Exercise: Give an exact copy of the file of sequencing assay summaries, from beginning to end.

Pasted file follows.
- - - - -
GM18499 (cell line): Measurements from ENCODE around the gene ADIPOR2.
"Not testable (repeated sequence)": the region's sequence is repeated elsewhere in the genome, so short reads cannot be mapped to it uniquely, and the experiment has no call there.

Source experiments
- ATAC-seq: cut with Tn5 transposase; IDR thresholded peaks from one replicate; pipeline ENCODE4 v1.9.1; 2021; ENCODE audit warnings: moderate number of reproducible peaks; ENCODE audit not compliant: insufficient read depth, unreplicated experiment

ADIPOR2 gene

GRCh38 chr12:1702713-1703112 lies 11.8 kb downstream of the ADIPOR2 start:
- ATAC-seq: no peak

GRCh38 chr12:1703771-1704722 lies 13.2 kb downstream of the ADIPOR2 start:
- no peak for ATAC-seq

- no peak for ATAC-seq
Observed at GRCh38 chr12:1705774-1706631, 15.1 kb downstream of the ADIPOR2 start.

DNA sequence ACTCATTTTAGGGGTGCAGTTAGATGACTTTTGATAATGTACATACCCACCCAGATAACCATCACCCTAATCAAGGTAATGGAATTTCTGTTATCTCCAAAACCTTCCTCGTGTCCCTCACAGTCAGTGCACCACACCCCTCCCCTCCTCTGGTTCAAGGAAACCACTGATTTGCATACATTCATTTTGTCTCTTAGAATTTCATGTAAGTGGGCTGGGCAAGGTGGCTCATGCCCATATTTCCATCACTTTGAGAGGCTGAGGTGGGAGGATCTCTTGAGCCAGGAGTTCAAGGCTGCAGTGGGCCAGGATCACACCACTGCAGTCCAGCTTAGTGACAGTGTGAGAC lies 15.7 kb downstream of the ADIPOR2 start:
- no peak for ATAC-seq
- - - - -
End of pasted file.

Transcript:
GM18499 (cell line): Measurements from ENCODE around the gene ADIPOR2.
"Not testable (repeated sequence)": the region's sequence is repeated elsewhere in the genome, so short reads cannot be mapped to it uniquely, and the experiment has no call there.

Source experiments
- ATAC-seq: cut with Tn5 transposase; IDR thresholded peaks from one replicate; pipeline ENCODE4 v1.9.1; 2021; ENCODE audit warnings: moderate number of reproducible peaks; ENCODE audit not compliant: insufficient read depth, unreplicated experiment

ADIPOR2 gene

GRCh38 chr12:1702713-1703112 lies 11.8 kb downstream of the ADIPOR2 start:
- ATAC-seq: no peak

GRCh38 chr12:1703771-1704722 lies 13.2 kb downstream of the ADIPOR2 start:
- no peak for ATAC-seq

- no peak for ATAC-seq
Observed at GRCh38 chr12:1705774-1706631, 15.1 kb downstream of the ADIPOR2 start.

DNA sequence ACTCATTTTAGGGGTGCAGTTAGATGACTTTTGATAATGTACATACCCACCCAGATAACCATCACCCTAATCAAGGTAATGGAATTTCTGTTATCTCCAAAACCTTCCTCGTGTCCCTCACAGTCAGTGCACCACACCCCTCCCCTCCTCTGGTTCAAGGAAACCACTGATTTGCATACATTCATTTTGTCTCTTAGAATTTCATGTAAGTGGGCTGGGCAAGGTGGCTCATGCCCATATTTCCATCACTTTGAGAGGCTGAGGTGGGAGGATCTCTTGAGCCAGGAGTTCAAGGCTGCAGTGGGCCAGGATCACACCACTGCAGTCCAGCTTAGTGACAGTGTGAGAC lies 15.7 kb downstream of the ADIPOR2 start:
- no peak for ATAC-seq